Asia FX Talk - Powell offers no olive branch for Asian currencies

With the Fed staying patient afor now, the US dollar could continue to remain firm. This could put Asian currencies under continued depreciatory pressure,

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Ahead Today

G3: US: FOMC meeting minutes, ADP employment change, jobless claims, factory orders, ISM services index; services PMI for several key euro area economies

Asia: China Caixin services PMI

Market Highlights

There are several key takeaways from Fed Chair Powell’s speech at the ECB forum yesterday. Powell has adopted a balanced tone on the monetary policy outlook. On one hand, he has acknowledged that US disinflation has resumed, the labour market has come into better balance, while a year from now inflation should moderate to 2%-2.5% and unemployment could possibly stay at 4%. On the other hand, the Fed would still like to see several more inflation data before considering rate cuts. He has added that a largely resilient (albeit gradually cooling) US economy and labour market are allowing the Fed to stay patient for the time being. He has not provided any specifics on the timing and pace of rate cuts, nor did he signal for a September rate cut. The key US data highlights for today are the ADP employment change and ISM services index. The ADP number is likely to reflect a broad moderating trend, while services activity is likely to have continued to expand, helping to keep the US economy resilient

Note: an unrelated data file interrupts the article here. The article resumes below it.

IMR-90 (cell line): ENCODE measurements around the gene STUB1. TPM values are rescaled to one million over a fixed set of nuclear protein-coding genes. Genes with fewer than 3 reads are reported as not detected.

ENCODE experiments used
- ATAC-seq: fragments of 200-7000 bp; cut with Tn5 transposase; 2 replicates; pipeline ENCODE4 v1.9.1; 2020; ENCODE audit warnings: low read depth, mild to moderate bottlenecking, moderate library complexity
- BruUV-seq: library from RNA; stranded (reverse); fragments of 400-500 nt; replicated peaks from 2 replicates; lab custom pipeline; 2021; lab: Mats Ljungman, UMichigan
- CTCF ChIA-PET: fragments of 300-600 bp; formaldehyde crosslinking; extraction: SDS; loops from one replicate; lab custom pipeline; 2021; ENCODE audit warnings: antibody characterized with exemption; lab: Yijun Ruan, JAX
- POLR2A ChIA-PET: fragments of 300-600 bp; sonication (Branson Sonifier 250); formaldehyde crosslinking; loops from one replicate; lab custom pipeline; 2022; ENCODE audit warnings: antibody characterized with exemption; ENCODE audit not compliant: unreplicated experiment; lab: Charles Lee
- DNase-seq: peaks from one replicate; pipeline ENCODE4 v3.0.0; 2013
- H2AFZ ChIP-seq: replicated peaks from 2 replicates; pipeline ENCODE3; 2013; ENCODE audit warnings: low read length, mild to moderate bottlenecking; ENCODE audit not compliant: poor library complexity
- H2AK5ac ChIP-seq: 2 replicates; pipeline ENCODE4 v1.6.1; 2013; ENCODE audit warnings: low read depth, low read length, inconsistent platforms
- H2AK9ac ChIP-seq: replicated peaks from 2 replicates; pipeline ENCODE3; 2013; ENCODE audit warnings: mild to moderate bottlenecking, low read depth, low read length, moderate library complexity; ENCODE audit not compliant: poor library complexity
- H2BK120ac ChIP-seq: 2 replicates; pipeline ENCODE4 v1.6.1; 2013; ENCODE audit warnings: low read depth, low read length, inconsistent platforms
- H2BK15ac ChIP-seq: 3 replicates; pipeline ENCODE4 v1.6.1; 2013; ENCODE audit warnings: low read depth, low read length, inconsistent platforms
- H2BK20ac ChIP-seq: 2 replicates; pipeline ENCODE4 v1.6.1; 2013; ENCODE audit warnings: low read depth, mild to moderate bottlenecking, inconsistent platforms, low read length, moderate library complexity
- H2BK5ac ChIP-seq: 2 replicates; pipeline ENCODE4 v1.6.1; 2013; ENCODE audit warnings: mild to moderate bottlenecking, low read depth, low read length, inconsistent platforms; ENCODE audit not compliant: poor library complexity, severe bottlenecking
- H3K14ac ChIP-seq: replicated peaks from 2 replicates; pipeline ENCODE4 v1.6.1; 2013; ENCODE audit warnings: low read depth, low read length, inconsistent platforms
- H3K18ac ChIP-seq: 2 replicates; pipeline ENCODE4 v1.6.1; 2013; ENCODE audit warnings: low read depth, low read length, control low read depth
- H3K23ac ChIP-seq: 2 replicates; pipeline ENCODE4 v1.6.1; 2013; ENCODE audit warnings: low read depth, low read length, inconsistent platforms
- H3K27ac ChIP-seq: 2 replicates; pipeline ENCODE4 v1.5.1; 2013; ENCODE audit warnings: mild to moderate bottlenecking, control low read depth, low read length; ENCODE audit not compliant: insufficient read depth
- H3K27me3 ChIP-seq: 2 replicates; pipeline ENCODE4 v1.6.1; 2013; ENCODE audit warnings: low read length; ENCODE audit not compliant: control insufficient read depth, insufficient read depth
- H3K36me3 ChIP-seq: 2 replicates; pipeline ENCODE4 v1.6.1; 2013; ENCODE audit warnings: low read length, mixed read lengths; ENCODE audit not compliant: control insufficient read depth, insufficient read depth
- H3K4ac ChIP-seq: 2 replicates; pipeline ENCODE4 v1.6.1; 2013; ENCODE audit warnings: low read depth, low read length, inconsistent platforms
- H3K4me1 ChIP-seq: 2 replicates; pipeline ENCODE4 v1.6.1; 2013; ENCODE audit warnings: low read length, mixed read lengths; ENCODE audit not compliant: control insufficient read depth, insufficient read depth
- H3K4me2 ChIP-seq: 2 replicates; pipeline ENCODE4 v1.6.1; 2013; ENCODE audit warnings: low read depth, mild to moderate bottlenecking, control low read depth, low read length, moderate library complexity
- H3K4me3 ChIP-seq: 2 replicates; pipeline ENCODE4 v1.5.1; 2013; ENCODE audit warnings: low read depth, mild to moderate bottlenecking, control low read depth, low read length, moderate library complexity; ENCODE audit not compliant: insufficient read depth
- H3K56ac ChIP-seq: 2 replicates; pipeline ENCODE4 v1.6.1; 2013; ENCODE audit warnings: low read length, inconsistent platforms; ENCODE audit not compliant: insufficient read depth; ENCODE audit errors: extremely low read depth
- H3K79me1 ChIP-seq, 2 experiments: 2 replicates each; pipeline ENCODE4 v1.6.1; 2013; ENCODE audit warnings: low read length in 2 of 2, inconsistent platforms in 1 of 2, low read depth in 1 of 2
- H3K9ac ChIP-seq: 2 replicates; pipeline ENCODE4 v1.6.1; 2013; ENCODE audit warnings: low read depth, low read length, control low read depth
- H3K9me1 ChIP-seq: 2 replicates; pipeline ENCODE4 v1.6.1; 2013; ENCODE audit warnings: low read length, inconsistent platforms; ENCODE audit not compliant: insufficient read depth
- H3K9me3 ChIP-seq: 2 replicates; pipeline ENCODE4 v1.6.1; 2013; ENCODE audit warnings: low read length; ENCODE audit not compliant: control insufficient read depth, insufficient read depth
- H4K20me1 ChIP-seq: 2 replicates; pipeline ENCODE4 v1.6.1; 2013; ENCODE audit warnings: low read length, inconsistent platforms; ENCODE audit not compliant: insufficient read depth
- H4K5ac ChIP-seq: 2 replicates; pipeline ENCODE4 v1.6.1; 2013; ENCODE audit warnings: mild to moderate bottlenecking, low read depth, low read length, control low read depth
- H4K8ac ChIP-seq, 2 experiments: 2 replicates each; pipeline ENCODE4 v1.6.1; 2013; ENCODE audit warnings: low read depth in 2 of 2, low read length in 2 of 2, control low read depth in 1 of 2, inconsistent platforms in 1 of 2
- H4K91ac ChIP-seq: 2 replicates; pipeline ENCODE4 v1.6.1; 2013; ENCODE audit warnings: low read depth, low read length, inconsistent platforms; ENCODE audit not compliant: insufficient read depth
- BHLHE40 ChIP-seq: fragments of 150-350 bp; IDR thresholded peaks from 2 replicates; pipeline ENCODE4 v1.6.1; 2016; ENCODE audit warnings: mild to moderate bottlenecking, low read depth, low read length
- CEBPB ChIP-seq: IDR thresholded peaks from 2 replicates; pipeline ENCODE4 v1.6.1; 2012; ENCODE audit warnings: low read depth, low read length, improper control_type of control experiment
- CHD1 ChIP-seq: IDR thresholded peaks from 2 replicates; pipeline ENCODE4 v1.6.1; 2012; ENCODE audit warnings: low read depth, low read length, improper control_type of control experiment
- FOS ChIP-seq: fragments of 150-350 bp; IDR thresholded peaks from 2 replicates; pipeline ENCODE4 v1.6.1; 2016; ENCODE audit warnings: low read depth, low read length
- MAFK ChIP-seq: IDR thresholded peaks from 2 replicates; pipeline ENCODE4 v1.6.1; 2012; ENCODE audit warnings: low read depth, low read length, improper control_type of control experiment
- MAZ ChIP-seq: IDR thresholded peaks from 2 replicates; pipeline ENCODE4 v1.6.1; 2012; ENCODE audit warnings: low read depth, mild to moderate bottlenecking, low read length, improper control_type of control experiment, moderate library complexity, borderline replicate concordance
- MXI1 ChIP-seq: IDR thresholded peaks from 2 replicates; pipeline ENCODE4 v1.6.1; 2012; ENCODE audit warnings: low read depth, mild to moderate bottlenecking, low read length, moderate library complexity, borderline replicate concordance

Meanwhile, the euro area CPI eased to 2.5%yoy in June from 2.6%yoy in May. But core inflation was sticky at 2.9%yoy. ECB president Christine Lagarde has said sticky services inflation needs close monitoring while adding that more data is needed to be convinced that inflation threats have passed. There’s also no specific guidance on the future path of ECB rates, following its June rate cut.   

Regional FX

With the Fed staying patient and may not be doing anything on the policy rate for now, the US dollar could continue to remain firm. This could put Asian currencies under continued depreciatory pressure, constraining the room for regional central banks to lower interest rates. Ongoing weakness in the yen is likely to favor positioning for further weakness in Asian currencies. Moreover, the French election is not done yet, with a run-off to be held on 7 July, while a US presidential election is due in November. In particular, we think there’s still some downside in high-yielding Asian currencies like the Indonesian rupiah. Moreover, the rupiah faces its own political transition risk in October, where incoming President Prabowo will be inaugurated. Bank Indonesia’s proactive support for the rupiah could help at the margins.

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